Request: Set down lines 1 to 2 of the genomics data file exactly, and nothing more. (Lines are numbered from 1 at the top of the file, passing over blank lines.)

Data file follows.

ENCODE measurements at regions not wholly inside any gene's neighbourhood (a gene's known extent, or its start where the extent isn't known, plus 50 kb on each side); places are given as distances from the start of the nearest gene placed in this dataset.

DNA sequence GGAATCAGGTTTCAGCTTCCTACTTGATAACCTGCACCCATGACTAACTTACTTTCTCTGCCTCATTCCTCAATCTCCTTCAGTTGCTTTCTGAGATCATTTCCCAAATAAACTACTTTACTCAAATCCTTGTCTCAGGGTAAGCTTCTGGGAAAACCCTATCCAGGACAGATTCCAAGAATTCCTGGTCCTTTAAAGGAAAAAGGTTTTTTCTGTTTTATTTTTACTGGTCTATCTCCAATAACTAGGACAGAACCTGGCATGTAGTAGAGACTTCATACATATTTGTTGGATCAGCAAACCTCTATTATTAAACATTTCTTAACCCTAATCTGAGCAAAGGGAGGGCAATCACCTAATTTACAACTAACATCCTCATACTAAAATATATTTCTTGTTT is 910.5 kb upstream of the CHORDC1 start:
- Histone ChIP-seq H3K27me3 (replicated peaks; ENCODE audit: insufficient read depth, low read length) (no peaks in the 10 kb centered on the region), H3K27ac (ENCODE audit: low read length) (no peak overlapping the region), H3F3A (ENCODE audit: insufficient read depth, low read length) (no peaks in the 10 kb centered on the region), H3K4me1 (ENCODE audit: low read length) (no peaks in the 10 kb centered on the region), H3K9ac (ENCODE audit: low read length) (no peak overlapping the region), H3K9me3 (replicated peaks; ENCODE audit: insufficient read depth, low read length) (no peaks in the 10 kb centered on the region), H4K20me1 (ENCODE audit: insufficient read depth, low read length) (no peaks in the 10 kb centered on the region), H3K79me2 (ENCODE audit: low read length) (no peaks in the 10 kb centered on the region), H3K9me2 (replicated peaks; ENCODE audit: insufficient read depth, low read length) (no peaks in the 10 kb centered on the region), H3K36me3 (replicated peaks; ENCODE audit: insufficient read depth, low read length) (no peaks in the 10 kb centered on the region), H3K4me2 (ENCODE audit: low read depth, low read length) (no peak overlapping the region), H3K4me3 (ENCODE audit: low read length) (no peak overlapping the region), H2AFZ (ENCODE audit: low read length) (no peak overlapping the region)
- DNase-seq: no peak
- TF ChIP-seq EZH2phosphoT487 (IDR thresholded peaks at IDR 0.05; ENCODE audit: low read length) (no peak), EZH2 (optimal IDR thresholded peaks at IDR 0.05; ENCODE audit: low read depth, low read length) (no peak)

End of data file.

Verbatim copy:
ENCODE measurements at regions not wholly inside any gene's neighbourhood (a gene's known extent, or its start where the extent isn't known, plus 50 kb on each side); places are given as distances from the start of the nearest gene placed in this dataset.

DNA sequence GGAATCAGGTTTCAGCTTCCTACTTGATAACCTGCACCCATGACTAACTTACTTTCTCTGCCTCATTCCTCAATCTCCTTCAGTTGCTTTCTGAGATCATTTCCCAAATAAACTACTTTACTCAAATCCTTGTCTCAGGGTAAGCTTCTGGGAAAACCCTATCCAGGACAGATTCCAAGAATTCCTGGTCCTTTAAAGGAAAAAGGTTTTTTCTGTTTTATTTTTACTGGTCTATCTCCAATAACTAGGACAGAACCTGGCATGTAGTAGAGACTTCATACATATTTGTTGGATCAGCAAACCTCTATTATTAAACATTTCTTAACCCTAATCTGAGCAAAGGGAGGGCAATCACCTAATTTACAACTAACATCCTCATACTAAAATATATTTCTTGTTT is 910.5 kb upstream of the CHORDC1 start: